In the prehistoric era, women tilled soil, harvested crops, and ground grain by hand. That's why, compared with the modern woman, their bones were much, much stronger — in fact, were those prehistoric women alive now, they'll even be much stronger than our athletes.
Prehistoric Women Had Really Strong Bones
Specifically, these were the bones of 94 women who had lived in farming communities in Central Europe from 5300 BCE to 850 AD. These women developed strength optimum for rigorous farming work, and thus were able to pull much more weight than modern ones can today. They also started doing those activities at a young age, according to a new study published in the Science Advances journal.
Findings suggest that women performed laborious work and didn't leave those jobs to the men. They toiled long hours and apparently were a "driving force" that pushed the social and cultural development of agriculture for nearly 6,000 years, according to Alison Macintosh, a Cambridge University anthropologist.
"It's really important to be able to understand the contribution of women," said Macintosh.
Bones are crucial evidence that can tell how people behaved in the past. Bones store historical information such as how they were nourished or what sorts of physical activity they did throughout their life. People who work out develop stronger bones than those who don't.
To examine the physical demands placed on prehistoric women, the research team had to examine ancient bones from the Neolithic period up to the Middle Ages. They were then compared with the bones of the Women's Boat Club members at Cambridge University who spend 18 hours each week training. But the prehistoric bones still surpassed that of the rowers in terms of arm strength.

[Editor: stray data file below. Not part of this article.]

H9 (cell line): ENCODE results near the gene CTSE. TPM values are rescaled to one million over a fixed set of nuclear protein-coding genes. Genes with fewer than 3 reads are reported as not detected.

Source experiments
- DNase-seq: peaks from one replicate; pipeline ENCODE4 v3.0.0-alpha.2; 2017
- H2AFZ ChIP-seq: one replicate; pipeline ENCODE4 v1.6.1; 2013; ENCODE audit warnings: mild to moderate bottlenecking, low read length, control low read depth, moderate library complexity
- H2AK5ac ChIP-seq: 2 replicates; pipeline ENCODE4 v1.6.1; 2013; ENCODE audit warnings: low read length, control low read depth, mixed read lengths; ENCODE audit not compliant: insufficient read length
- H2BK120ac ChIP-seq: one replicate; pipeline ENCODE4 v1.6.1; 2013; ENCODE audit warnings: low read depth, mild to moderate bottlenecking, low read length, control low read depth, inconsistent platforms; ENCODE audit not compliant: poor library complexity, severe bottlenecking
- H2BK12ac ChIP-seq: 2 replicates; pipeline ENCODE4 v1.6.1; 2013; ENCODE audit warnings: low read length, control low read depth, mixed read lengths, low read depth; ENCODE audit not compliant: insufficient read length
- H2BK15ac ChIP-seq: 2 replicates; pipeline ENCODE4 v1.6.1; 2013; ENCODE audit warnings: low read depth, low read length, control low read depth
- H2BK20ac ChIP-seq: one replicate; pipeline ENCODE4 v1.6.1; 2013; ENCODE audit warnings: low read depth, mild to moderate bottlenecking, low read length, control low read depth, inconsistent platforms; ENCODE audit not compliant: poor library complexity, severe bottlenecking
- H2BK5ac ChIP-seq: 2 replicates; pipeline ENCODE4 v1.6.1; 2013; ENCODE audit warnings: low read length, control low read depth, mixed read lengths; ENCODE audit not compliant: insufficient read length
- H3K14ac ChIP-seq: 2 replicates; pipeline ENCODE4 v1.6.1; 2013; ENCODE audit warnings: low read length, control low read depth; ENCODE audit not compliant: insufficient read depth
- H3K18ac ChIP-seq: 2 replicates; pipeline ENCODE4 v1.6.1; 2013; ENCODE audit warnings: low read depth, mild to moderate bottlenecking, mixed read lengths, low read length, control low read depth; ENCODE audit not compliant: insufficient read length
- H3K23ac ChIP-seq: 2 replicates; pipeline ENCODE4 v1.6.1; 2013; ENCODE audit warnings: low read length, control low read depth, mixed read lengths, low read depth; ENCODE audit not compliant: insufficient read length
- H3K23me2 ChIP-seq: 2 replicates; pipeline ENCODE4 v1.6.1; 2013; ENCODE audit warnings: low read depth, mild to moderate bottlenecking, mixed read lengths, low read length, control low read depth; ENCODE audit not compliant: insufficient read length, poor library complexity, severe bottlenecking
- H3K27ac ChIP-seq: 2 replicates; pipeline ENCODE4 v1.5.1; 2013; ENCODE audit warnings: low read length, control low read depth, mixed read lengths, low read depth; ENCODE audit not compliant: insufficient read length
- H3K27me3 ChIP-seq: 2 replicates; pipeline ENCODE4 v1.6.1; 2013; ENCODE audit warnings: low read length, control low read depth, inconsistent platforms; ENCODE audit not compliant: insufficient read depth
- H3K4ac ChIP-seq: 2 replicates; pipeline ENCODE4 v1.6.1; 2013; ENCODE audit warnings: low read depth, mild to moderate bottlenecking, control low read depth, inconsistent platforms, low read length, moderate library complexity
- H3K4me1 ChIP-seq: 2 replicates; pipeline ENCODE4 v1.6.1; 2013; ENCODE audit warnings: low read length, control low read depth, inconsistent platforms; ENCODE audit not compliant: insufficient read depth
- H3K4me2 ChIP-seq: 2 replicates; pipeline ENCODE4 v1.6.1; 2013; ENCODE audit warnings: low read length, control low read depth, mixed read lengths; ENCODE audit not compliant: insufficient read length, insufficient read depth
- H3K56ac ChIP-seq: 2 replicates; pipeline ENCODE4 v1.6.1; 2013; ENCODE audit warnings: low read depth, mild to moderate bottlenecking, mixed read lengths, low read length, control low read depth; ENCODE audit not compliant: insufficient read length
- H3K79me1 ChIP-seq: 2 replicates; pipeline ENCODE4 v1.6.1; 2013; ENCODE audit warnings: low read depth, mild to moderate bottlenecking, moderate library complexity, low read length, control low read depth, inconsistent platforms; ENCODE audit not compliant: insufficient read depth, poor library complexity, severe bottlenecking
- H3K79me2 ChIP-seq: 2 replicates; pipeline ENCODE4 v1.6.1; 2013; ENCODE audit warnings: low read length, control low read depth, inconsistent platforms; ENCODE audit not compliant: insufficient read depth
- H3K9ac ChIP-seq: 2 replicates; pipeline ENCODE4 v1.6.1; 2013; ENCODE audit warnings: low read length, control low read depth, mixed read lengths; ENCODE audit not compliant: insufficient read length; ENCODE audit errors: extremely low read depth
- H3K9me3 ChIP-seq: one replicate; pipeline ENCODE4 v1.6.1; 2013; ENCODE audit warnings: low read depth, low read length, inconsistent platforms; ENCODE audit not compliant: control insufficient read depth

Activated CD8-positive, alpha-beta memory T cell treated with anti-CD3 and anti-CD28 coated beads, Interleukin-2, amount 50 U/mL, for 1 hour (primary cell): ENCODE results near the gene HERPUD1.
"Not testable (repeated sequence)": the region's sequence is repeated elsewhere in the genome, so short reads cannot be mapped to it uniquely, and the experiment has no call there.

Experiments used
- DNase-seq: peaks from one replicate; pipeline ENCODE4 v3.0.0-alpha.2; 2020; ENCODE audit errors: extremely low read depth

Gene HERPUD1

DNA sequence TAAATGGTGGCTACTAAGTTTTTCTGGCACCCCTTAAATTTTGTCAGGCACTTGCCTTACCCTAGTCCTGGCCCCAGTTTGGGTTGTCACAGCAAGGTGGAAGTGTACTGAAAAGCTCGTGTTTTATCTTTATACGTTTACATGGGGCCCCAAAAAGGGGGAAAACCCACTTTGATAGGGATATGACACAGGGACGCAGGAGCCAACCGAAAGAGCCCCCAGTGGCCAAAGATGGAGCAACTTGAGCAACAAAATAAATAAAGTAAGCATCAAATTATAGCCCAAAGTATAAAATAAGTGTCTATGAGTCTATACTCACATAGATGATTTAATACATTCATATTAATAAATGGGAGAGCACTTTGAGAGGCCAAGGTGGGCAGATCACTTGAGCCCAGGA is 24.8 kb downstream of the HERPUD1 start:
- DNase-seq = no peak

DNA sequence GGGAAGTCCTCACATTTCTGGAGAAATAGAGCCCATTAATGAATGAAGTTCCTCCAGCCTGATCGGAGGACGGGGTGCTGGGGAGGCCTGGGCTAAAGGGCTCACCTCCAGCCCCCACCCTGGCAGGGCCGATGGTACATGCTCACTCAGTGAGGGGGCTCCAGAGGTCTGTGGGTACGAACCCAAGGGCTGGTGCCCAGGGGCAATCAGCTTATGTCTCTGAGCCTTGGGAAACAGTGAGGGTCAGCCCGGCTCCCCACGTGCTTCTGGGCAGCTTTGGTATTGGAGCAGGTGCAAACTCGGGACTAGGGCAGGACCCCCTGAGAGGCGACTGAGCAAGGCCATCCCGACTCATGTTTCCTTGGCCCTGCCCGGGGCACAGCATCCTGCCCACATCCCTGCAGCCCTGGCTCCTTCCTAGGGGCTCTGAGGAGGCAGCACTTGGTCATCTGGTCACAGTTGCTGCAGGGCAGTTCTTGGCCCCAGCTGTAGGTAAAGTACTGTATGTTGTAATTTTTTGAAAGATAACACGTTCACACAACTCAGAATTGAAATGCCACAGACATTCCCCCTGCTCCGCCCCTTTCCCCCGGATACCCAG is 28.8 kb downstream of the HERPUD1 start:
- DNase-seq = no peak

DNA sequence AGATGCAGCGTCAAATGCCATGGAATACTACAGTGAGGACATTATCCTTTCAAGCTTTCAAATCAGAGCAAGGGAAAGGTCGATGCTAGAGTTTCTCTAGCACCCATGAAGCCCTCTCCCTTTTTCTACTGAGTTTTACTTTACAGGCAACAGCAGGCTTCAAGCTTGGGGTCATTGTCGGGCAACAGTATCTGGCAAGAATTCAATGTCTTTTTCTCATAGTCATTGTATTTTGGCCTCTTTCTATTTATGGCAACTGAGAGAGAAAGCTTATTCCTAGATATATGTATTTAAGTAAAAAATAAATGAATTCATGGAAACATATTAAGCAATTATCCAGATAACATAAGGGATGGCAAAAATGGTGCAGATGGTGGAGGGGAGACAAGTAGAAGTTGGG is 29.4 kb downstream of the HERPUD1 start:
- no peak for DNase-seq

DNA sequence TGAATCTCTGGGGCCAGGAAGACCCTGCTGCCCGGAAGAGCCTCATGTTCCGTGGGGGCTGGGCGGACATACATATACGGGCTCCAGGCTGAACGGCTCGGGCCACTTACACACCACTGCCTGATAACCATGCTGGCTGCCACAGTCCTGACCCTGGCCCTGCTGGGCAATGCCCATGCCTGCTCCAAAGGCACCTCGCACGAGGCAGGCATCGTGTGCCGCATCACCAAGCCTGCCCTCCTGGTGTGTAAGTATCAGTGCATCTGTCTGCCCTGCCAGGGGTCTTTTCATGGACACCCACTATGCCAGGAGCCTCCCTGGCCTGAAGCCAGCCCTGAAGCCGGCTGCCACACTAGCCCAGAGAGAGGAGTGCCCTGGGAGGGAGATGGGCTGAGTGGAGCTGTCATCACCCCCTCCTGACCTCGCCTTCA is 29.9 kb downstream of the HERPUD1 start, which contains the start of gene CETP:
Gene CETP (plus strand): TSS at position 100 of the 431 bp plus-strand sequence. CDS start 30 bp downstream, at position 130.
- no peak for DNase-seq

Their arms were 16 percent stronger than the rowers', and 30 percent stronger than typical Cambridge students examined.
The study is an important contribution in the small number of research that has been done to observe how ancient women behaved, what activities they did, and how their labor contributed to agriculture or similar fields.
"In anthropology, it's really new to incorporate the study of living humans to try and inform the past," said Macintosh. "What does exist has only been done on men."
Why This Kind Of Study Is Important
Macintosh's work, and similar research, seek important historical evidence of previously neglected women in society, and they all add detail to the developing tapestry of women's role in the grand historical context of human activities. History is a significantly important subject, if only to treat it as a lens through which the present day is viewed. Obviously, much has changed since then, but there are still some who believe that women aren't, or can't be, as strong, or stronger, than men.